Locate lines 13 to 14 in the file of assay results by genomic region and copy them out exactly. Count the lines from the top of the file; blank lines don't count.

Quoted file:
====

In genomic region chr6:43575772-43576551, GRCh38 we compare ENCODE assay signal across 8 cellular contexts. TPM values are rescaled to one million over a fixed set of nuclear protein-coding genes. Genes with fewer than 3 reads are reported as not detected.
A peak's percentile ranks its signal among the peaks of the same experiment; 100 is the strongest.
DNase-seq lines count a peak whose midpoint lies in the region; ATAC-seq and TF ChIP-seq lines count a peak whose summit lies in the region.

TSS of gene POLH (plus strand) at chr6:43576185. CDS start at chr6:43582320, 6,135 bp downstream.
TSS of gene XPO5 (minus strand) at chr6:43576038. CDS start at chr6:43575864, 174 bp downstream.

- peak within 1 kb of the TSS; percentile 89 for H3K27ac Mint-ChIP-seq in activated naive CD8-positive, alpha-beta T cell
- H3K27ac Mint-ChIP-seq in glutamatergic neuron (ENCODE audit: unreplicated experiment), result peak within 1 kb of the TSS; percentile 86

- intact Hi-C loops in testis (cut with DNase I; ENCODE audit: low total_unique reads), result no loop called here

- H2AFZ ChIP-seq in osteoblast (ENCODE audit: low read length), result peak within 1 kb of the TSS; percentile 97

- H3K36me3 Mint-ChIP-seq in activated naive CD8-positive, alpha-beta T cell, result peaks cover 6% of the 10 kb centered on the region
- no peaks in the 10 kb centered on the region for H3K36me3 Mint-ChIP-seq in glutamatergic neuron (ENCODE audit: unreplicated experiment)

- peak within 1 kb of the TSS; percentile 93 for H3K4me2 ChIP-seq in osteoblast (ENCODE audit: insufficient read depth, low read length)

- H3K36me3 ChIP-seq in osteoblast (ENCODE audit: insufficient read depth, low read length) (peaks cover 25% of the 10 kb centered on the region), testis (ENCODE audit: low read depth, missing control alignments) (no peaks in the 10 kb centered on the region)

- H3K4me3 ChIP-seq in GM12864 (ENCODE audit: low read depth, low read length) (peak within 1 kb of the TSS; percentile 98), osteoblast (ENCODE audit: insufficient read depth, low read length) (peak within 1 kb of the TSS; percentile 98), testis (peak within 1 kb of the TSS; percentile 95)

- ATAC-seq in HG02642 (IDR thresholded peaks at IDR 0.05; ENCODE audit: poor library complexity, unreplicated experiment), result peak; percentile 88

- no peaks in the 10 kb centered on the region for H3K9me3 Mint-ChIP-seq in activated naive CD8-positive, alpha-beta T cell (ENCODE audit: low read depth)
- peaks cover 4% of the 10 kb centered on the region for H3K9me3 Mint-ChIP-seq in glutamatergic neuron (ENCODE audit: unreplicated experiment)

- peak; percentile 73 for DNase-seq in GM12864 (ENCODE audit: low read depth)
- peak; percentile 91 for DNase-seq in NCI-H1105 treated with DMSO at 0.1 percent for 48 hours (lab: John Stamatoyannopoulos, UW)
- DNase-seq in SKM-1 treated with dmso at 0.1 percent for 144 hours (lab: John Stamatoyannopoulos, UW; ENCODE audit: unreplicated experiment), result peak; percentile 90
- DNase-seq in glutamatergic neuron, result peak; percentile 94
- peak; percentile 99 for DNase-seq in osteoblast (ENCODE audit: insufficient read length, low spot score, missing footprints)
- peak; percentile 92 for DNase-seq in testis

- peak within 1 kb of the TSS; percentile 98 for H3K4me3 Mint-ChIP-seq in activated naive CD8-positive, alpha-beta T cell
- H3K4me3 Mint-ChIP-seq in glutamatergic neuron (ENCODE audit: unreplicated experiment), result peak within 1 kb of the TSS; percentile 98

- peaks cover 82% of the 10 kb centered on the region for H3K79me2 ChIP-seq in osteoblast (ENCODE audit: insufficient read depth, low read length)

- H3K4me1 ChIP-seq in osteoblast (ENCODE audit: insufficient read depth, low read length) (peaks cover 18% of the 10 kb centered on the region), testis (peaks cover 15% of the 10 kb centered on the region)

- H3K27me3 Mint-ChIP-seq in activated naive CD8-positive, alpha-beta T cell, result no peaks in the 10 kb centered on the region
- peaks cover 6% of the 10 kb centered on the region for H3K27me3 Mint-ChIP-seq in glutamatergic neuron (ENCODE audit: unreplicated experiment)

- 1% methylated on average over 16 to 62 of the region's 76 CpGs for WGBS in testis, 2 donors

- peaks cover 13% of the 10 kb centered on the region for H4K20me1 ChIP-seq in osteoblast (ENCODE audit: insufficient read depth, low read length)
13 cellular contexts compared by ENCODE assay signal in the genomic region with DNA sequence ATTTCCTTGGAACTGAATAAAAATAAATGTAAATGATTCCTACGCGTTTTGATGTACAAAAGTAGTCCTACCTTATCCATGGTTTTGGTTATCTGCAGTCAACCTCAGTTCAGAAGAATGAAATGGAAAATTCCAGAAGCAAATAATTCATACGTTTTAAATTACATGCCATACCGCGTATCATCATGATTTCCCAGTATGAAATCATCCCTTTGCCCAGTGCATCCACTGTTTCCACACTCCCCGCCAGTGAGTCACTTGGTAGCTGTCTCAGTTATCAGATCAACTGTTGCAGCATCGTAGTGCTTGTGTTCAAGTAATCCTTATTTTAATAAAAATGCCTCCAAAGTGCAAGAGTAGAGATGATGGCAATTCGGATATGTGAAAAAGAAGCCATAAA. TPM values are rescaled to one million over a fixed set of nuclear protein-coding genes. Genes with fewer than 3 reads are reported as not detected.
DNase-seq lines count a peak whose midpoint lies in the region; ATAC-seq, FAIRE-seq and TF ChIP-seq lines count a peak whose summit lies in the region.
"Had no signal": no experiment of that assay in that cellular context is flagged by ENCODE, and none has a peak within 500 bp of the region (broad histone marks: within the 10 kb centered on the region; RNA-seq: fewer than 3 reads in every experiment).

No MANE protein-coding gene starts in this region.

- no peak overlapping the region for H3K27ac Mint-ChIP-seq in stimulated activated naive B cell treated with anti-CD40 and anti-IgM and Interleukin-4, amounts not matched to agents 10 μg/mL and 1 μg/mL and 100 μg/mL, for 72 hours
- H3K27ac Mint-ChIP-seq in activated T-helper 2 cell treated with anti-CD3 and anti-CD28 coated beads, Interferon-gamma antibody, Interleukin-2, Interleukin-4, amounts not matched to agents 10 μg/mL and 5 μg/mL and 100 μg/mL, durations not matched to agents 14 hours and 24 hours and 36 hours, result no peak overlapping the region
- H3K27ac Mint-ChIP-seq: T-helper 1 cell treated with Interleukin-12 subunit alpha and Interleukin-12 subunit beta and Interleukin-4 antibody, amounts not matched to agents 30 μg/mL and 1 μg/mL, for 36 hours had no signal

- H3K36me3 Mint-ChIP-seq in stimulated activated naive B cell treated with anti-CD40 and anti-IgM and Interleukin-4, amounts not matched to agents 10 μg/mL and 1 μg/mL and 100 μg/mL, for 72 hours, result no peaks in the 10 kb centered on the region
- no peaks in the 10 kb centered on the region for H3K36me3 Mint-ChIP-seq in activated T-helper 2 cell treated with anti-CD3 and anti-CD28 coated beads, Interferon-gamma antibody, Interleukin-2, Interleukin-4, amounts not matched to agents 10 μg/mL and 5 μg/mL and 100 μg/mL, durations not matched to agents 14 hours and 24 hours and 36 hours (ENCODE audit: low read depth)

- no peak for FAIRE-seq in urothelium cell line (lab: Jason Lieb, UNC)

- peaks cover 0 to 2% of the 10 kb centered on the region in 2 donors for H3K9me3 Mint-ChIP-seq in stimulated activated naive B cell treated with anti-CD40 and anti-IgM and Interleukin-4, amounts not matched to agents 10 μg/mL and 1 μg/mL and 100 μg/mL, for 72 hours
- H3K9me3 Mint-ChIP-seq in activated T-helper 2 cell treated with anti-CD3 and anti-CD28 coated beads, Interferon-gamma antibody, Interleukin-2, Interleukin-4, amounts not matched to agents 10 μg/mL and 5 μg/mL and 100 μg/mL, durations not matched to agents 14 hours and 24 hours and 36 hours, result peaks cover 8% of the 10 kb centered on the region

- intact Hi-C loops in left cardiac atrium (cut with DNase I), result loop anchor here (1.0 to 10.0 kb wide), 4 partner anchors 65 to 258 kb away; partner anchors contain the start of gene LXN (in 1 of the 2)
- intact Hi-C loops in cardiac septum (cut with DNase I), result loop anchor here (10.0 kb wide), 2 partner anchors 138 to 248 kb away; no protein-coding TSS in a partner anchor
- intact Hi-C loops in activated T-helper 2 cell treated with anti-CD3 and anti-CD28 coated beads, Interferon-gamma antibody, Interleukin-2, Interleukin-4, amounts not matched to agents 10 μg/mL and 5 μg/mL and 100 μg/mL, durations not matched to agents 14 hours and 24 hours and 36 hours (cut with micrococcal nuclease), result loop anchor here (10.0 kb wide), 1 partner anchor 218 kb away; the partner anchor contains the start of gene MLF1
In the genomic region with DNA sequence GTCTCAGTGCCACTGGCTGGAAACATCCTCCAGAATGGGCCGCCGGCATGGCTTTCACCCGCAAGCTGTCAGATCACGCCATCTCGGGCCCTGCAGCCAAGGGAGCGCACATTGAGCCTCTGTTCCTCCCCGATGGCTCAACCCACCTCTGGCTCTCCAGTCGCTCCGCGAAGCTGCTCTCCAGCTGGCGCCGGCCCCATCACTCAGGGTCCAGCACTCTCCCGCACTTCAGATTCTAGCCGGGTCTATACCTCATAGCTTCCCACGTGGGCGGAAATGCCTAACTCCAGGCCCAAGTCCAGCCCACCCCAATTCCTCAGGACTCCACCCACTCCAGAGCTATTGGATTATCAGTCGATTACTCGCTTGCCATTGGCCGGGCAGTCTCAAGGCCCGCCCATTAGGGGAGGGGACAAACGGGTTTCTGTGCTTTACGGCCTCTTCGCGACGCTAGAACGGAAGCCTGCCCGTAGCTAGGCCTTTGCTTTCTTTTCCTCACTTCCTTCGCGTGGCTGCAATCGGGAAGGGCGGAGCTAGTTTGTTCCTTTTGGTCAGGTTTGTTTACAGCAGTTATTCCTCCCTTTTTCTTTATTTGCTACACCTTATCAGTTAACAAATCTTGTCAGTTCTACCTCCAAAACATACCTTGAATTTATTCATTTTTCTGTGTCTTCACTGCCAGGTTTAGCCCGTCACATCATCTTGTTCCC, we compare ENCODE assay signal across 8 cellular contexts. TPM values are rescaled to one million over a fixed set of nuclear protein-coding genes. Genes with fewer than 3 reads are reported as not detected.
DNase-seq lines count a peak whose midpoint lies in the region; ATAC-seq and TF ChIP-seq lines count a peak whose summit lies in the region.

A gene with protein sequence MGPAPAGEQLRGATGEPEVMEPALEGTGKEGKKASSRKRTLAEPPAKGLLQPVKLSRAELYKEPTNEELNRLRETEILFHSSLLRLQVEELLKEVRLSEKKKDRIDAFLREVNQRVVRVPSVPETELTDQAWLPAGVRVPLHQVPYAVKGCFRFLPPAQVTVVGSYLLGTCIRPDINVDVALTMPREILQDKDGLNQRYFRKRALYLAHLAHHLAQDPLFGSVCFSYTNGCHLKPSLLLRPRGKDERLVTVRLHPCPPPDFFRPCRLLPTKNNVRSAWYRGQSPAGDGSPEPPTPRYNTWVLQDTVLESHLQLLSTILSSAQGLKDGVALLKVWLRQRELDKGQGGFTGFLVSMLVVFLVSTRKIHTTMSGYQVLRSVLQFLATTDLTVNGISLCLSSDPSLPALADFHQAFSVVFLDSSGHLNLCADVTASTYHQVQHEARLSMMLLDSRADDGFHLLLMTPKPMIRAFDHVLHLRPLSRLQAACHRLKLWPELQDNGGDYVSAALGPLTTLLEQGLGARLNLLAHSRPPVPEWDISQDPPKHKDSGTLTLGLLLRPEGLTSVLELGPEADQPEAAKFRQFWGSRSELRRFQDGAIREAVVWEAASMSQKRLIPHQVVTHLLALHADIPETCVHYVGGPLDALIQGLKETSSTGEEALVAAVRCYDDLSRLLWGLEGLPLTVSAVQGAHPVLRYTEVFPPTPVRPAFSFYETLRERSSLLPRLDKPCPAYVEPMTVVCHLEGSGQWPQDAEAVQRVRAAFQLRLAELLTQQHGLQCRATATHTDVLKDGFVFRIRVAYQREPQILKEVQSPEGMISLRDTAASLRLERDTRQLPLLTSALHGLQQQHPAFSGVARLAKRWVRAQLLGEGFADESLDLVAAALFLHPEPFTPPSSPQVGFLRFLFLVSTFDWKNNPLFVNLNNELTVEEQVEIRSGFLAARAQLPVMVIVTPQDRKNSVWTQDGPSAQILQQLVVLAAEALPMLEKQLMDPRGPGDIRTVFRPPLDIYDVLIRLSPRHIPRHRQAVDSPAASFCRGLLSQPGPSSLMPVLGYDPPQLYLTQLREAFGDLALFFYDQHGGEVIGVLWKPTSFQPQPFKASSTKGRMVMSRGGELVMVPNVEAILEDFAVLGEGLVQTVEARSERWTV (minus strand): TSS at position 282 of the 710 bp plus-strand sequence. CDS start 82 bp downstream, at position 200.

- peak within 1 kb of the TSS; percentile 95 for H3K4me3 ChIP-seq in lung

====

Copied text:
- H3K36me3 ChIP-seq in osteoblast (ENCODE audit: insufficient read depth, low read length) (peaks cover 25% of the 10 kb centered on the region), testis (ENCODE audit: low read depth, missing control alignments) (no peaks in the 10 kb centered on the region)

- H3K4me3 ChIP-seq in GM12864 (ENCODE audit: low read depth, low read length) (peak within 1 kb of the TSS; percentile 98), osteoblast (ENCODE audit: insufficient read depth, low read length) (peak within 1 kb of the TSS; percentile 98), testis (peak within 1 kb of the TSS; percentile 95)